skip to main content
OSTI.GOV title logo U.S. Department of Energy
Office of Scientific and Technical Information

Title: Impact of Burst Buffer Architectures on Application Portability

Abstract

The Oak Ridge and Argonne Leadership Computing Facilities are both receiving new systems under the Collaboration of Oak Ridge, Argonne, and Livermore (CORAL) program. Because they are both part of the INCITE program, applications need to be portable between these two facilities. However, the Summit and Aurora systems will be vastly different architectures, including their I/O subsystems. While both systems will have POSIX-compliant parallel file systems, their Burst Buffer technologies will be different. This difference may pose challenges to application portability between facilities. Application developers need to pay attention to specific burst buffer implementations to maximize code portability.

Authors:
 [1];  [2];  [2];  [2]
  1. Argonne National Lab. (ANL), Argonne, IL (United States)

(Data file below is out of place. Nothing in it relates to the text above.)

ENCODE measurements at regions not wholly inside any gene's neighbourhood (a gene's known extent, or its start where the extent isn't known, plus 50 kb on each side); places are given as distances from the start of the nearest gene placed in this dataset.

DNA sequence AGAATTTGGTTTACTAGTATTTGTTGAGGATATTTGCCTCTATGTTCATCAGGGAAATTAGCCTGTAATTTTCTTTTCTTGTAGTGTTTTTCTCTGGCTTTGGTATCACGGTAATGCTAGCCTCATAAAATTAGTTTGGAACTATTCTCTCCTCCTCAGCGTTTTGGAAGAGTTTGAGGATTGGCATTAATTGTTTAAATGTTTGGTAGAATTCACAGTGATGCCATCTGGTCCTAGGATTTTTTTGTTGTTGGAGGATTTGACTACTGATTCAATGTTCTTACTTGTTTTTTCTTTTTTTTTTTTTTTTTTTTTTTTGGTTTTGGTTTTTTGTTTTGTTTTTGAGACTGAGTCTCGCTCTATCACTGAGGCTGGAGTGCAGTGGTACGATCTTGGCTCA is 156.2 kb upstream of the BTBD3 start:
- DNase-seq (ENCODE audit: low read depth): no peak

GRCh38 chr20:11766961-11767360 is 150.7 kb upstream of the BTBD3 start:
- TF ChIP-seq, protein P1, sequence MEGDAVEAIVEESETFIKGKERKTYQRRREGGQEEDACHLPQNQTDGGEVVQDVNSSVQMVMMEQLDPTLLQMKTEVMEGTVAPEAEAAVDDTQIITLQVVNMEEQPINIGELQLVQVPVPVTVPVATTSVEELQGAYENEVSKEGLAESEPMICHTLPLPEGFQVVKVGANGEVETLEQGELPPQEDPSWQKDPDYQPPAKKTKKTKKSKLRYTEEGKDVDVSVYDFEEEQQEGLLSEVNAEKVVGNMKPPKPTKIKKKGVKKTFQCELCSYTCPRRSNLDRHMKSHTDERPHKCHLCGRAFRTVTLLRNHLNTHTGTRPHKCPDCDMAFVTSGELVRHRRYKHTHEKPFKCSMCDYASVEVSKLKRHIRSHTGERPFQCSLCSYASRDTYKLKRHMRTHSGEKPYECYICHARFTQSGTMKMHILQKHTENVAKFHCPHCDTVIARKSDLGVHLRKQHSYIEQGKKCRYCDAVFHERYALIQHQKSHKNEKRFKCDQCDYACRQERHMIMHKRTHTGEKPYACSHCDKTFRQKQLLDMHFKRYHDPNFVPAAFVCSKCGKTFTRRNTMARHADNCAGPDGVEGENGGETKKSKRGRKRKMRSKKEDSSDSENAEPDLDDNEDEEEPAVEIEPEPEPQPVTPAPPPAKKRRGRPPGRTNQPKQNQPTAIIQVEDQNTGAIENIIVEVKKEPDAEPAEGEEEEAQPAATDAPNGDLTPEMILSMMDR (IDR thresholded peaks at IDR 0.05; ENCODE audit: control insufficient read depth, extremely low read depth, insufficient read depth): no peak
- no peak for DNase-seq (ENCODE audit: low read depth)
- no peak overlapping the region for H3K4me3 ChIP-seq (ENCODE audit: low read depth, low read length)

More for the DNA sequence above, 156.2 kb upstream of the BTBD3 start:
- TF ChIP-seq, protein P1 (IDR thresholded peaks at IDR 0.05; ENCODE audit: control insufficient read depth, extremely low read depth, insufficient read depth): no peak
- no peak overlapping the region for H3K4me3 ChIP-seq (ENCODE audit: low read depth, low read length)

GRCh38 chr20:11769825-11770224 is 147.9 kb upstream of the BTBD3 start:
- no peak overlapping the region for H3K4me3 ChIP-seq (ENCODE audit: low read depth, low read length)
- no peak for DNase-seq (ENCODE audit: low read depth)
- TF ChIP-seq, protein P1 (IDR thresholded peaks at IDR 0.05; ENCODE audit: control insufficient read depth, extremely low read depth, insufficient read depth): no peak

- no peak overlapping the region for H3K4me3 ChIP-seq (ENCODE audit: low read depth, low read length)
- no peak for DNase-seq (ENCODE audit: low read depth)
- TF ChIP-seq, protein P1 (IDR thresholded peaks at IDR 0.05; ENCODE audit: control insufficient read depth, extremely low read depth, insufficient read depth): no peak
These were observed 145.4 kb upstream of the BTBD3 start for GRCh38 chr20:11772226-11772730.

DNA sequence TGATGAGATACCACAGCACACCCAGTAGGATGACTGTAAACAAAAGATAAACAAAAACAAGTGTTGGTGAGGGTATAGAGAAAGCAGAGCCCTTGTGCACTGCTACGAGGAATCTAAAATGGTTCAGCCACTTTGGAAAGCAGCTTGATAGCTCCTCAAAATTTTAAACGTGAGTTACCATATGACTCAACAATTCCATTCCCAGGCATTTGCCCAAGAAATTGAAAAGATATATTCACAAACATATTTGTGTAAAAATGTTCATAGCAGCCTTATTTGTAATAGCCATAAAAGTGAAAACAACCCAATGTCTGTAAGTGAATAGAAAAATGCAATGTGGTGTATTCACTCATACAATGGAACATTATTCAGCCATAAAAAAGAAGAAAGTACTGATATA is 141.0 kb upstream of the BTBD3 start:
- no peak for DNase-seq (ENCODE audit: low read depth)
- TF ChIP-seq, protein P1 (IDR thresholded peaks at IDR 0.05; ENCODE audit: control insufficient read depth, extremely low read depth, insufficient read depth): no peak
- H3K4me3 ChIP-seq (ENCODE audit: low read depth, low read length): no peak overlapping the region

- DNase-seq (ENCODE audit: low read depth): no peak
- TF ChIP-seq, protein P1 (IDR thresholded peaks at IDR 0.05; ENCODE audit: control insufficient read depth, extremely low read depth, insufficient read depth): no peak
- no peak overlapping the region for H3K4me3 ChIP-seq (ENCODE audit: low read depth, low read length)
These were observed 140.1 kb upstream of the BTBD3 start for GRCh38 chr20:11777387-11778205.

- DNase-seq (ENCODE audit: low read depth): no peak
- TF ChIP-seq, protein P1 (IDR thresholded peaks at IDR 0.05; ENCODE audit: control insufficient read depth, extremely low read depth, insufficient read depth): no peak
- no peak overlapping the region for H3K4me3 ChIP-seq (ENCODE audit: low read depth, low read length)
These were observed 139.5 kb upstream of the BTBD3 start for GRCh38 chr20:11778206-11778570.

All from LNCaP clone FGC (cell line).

2. Oak Ridge National Lab. (ORNL), Oak Ridge, TN (United States). National Center for Computational Science
Publication Date:
Research Org.:
Oak Ridge National Lab. (ORNL), Oak Ridge, TN (United States). Oak Ridge Leadership Computing Facility (OLCF); Argonne National Lab. (ANL), Argonne, IL (United States)
Sponsoring Org.:
USDOE Office of Science (SC)
OSTI Identifier:
1328312
Report Number(s):
ORNL/TM-2016/415
KJ0502000; ERKJZN1
DOE Contract Number:
AC05-00OR22725; AC02-06CH11357
Resource Type:
Technical Report
Country of Publication:
United States
Language:
English
Subject:
97 MATHEMATICS AND COMPUTING

Citation Formats

Harms, Kevin, Oral, H. Sarp, Atchley, Scott, and Vazhkudai, Sudharshan S. Impact of Burst Buffer Architectures on Application Portability. United States: N. p., 2016. Web. doi:10.2172/1328312.
Harms, Kevin, Oral, H. Sarp, Atchley, Scott, & Vazhkudai, Sudharshan S. Impact of Burst Buffer Architectures on Application Portability. United States. doi:10.2172/1328312.